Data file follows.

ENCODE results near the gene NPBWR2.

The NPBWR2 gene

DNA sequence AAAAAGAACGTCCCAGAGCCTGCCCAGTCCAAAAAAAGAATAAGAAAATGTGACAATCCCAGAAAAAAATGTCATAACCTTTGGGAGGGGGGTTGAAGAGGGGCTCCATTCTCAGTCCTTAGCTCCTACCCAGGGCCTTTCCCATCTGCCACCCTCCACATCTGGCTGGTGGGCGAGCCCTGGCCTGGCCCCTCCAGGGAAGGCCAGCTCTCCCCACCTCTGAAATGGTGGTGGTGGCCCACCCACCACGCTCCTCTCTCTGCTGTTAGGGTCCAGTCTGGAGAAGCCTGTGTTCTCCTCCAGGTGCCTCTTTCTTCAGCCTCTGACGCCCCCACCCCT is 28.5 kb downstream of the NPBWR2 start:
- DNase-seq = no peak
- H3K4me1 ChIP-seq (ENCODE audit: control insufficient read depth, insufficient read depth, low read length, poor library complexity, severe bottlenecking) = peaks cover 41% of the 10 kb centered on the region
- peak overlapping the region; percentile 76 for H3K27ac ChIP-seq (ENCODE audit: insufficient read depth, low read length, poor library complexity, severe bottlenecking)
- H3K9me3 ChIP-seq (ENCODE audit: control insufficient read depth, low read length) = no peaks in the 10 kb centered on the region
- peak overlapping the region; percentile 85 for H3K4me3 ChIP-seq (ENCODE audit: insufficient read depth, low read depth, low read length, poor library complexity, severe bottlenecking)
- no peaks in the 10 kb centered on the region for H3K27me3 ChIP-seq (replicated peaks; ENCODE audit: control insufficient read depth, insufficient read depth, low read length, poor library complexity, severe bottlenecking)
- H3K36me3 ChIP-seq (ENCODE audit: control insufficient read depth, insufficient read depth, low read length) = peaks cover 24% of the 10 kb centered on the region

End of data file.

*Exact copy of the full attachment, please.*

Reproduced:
ENCODE results near the gene NPBWR2.

The NPBWR2 gene

DNA sequence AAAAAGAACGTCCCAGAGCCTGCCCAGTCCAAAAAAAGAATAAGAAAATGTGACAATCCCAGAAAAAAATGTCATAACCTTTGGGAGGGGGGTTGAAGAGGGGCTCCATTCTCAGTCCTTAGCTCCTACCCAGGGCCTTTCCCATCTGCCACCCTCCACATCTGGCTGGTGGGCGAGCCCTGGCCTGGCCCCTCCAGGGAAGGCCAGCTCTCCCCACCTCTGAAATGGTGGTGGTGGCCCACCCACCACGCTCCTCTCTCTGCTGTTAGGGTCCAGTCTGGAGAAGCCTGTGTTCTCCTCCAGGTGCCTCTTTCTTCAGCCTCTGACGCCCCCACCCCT is 28.5 kb downstream of the NPBWR2 start:
- DNase-seq = no peak
- H3K4me1 ChIP-seq (ENCODE audit: control insufficient read depth, insufficient read depth, low read length, poor library complexity, severe bottlenecking) = peaks cover 41% of the 10 kb centered on the region
- peak overlapping the region; percentile 76 for H3K27ac ChIP-seq (ENCODE audit: insufficient read depth, low read length, poor library complexity, severe bottlenecking)
- H3K9me3 ChIP-seq (ENCODE audit: control insufficient read depth, low read length) = no peaks in the 10 kb centered on the region
- peak overlapping the region; percentile 85 for H3K4me3 ChIP-seq (ENCODE audit: insufficient read depth, low read depth, low read length, poor library complexity, severe bottlenecking)
- no peaks in the 10 kb centered on the region for H3K27me3 ChIP-seq (replicated peaks; ENCODE audit: control insufficient read depth, insufficient read depth, low read length, poor library complexity, severe bottlenecking)
- H3K36me3 ChIP-seq (ENCODE audit: control insufficient read depth, insufficient read depth, low read length) = peaks cover 24% of the 10 kb centered on the region